Harsh weather, gale-force winds, a broken engine and a breached boat
An Alnwick family who set sail on an epic sea adventure in aid of a little girl with a rare illness, have admitted that it has been a bigger challenge than they ever imagined.
In April, we reported how Sacha Beere and Lotty Thompson set themselves the goal of sailing from Plymouth to Greece, in their yacht. The couple are joined by their two young children, Hector and Phoebe-Plum, and Sacha’s sons, Sam and Jack.
The challenge is in aid of youngster Evie Campbell, from Shilbottle, who has a rare blood condition.
But it has not been plain sailing. Here is their story so far, as written by Sacha.
More than seven months ago, we left Alnwick to pursue a dream of an adventure sailing the world’s oceans.
Having bought Yves Christian – an old wooden sailing boat – in preparation for our adventure, we thought we were ready for our voyage, but we were wrong. Our challenges were going to be much bigger than we ever imagined.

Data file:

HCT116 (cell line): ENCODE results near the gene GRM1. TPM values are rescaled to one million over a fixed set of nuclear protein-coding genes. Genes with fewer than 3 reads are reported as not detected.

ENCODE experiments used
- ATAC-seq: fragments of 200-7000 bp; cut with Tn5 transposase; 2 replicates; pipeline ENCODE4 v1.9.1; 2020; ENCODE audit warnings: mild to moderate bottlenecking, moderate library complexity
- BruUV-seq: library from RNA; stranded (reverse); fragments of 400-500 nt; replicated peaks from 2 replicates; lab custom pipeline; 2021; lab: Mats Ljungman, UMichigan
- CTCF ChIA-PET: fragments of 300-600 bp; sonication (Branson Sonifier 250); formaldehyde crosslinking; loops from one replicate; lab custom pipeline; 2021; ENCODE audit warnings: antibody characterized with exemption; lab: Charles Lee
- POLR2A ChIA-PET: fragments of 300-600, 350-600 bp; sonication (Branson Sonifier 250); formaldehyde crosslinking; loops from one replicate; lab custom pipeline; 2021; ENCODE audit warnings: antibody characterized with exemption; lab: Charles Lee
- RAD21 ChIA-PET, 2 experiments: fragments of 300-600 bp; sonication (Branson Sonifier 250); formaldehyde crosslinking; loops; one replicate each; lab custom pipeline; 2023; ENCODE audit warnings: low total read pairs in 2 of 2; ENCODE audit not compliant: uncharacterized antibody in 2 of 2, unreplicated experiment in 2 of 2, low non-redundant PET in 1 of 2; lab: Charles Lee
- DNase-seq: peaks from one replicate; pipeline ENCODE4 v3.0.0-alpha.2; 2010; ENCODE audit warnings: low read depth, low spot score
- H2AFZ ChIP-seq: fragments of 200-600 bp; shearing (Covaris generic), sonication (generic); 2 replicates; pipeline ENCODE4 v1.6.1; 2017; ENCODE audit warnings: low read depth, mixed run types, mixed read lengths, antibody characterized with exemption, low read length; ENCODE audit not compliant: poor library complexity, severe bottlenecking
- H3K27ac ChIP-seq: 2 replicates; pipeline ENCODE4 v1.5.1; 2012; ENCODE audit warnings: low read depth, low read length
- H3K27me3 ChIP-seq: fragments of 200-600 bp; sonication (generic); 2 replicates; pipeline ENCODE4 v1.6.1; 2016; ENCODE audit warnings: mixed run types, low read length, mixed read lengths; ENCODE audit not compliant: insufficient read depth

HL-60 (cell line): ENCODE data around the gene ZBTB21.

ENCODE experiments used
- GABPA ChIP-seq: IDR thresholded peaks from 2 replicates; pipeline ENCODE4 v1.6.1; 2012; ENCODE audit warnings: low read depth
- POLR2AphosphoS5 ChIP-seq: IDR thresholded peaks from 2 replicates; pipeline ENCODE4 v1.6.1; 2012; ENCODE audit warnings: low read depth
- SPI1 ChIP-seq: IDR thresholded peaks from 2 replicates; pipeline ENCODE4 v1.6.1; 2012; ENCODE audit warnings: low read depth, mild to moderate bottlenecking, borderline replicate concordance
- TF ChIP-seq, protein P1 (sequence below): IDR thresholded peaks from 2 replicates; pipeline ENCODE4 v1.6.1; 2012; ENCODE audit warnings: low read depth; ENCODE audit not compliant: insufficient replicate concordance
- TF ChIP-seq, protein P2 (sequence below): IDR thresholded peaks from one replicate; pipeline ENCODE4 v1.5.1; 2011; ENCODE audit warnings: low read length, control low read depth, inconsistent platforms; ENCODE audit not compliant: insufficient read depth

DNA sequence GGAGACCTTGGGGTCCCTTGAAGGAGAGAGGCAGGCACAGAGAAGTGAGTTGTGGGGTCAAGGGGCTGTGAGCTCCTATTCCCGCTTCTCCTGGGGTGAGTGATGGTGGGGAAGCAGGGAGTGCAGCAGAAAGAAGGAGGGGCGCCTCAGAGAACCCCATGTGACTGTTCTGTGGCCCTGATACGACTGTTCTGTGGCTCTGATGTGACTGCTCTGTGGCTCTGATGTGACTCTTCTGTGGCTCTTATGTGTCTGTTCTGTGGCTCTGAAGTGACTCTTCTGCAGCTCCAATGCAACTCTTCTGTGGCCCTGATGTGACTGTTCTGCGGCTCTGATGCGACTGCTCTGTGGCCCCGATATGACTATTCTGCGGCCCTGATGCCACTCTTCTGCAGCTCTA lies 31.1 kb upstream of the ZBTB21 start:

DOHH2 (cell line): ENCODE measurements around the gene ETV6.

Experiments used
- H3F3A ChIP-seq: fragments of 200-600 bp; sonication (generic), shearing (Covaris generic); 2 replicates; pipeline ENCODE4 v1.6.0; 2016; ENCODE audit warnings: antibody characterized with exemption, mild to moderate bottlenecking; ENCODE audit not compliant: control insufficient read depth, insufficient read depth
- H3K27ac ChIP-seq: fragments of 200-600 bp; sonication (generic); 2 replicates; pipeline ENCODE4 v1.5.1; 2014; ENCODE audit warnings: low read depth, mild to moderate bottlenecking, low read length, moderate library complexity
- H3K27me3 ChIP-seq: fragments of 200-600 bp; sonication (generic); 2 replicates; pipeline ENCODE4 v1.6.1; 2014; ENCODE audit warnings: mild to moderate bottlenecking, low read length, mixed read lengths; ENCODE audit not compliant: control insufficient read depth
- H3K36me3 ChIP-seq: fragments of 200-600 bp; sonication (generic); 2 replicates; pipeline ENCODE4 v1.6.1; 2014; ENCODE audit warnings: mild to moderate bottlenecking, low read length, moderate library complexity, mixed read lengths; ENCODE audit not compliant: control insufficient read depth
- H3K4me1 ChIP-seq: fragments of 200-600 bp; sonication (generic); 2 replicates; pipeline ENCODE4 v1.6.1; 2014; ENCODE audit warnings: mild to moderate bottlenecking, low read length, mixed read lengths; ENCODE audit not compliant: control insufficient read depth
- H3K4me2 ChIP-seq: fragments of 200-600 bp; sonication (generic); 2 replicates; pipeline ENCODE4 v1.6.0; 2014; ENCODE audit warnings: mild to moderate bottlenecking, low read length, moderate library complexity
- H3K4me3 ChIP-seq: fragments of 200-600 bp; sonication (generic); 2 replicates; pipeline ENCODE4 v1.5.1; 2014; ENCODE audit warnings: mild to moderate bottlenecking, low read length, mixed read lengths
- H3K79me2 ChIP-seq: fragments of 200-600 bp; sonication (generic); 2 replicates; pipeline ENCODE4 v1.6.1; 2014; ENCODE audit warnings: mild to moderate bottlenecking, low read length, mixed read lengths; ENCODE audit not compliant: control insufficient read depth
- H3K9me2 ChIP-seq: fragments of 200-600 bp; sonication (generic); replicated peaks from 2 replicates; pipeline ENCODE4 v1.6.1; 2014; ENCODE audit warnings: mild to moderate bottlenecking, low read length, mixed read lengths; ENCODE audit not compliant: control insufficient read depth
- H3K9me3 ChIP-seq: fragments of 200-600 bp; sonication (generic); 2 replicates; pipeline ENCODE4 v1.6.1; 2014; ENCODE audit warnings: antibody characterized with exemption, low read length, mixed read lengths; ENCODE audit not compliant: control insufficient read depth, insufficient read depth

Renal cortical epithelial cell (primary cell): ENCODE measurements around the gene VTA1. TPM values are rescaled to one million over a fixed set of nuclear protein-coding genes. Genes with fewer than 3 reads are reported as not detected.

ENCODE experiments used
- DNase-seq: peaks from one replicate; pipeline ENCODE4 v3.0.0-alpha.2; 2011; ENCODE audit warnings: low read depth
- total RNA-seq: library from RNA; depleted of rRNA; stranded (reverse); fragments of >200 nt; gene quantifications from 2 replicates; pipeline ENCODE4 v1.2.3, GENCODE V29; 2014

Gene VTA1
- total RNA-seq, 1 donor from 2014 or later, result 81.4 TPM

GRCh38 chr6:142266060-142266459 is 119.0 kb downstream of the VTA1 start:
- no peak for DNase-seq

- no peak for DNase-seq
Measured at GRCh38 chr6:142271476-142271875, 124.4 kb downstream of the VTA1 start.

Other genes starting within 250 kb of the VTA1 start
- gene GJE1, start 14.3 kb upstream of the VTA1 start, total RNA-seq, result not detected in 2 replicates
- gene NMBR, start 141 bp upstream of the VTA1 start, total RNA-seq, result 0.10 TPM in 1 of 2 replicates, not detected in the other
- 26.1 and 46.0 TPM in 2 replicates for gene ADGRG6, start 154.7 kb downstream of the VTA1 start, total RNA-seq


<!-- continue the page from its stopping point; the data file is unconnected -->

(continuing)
We have been living on our boat since the beginning of April with only two nights spent on land and we have sailed 2,700 miles since leaving the UK in June.
We were originally aiming to sail to Greece by the end of the summer, but a series of events and obstacles slowed us down, so at the moment we have reached Sicily where we will weather out the winter storms in anticipation of continuing our sailing adventure again at the end of April 2018.
When we left Plymouth, we thought we and our boat were ready after non-stop preparations and test-sailing.
But the first long leg of our journey was a true baptism of fire; without doubt the most difficult challenge either of us has ever faced – over five days in rough seas with winds gusting to force 7 at times.
Lotty was crippled with seasickness and at times was convinced she was going to die, either from the seasickness or the terrible weather.
Hector, six, and Phoebe-Plum, two, were fine and natural sailors from the start.